According to NFU chair Minette Batters, the UK government should use its powers under the Agriculture Act to prevent market failures in protected crops and other sectors. She is convinced that, if no action is taken, continued contraction in production will lead to further food inflation.
Ms Batters said: “There is an affordability challenge – what can the market afford and where can producers afford to produce. We have been living in a retail price war for years, but now supply is tightening.
“We are seeing an enormous contraction in the protected cultivation sector," she continued. "I’ve had calls from growers who say it’s just not viable if the government doesn’t intervene with direct help for this sector.”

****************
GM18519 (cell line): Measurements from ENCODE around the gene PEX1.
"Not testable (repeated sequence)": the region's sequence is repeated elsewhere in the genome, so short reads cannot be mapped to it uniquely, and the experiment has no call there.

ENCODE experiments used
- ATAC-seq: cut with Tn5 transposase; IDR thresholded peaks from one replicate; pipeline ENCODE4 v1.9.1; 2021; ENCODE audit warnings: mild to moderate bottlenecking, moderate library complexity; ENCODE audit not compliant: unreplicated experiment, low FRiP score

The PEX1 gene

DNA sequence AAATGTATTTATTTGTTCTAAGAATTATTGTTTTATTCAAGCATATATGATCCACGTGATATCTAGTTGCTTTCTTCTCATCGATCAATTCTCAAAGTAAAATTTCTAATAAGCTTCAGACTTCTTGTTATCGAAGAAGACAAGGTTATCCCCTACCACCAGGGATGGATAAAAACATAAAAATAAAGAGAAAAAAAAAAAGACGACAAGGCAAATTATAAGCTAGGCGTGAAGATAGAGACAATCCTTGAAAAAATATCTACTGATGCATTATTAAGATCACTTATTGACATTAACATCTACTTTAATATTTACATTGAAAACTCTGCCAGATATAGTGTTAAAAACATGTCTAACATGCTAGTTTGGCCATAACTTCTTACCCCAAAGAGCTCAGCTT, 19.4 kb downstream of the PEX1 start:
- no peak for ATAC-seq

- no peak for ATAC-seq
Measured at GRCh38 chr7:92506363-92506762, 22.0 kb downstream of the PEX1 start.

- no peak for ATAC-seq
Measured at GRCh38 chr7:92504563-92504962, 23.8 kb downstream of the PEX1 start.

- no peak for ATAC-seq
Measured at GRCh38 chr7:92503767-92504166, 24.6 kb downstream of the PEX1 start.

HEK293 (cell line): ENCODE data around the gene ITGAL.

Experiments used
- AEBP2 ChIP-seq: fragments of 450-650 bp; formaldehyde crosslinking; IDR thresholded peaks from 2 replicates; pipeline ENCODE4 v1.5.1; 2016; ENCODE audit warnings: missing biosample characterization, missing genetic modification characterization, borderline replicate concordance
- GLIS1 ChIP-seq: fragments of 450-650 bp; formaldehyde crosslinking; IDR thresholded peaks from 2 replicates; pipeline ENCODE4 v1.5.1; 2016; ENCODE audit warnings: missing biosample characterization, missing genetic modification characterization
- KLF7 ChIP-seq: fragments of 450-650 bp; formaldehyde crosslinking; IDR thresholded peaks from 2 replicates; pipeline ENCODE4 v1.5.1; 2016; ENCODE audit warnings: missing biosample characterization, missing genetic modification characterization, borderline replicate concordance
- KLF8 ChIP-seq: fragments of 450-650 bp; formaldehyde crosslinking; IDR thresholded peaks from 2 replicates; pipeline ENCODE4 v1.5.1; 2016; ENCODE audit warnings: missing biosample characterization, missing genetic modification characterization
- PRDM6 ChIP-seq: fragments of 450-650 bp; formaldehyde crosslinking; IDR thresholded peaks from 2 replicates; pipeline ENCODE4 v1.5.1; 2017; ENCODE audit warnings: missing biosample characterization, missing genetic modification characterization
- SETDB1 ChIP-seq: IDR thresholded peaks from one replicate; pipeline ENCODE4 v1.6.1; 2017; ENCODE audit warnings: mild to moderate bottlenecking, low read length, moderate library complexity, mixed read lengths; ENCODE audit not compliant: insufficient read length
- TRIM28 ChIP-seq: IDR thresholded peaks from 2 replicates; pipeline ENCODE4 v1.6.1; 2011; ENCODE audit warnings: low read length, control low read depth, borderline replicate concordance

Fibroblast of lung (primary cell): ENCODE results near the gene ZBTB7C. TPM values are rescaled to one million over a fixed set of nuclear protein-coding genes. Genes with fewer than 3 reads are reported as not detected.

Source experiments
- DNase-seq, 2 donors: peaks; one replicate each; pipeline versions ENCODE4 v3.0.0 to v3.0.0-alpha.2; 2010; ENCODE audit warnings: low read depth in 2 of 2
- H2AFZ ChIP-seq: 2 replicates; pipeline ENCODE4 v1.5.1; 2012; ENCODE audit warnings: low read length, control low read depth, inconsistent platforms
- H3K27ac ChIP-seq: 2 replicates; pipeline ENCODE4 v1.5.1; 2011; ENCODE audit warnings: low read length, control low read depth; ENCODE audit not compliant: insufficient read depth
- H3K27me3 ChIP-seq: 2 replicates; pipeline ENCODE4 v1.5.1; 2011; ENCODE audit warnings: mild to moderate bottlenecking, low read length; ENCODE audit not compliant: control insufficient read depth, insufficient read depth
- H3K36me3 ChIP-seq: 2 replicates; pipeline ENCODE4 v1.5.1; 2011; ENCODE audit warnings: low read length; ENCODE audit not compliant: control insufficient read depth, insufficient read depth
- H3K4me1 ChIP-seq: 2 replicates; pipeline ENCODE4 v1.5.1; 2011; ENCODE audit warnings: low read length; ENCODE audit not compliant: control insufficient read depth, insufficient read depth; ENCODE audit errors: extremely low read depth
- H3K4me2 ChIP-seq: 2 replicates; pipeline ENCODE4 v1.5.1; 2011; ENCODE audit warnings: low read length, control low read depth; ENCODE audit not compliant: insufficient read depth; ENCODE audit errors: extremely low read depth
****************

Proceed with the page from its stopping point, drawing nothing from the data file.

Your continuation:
Defra figures show a 6% decrease in cucumber production on an annual basis and a comparable situation for tomatoes.
At the British Growers Association, which represents producers of processed and fresh fruit and vegetables, CEO Jack Ward said: “It’s a seriously scary moment for the fresh produce industry, at a time when we should be looking at expanding and making supply more resilient.
"The hardest hit today are those with high energy bills – all crops being stored, such as onions, apples and some cabbages. Retailers are switching to lower-volume premium lines or low-cost lines. This erodes some of the returns a grower could get for standard lines.
“Retailers are switching to lower-volume premium lines or low-cost lines. This erodes some of the returns a grower could get for standard lines,” he said.
“Growers’ confidence is being damaged week after week, as is their cash reserves.
“Those cash reserves should be there for investment – we need innovation and creativity, which is critical to nutrition and wellness.
“The level of investment required for vegetable crops means you have to have a high-cash crop, and you can’t turn that off because you have to pay off the debt.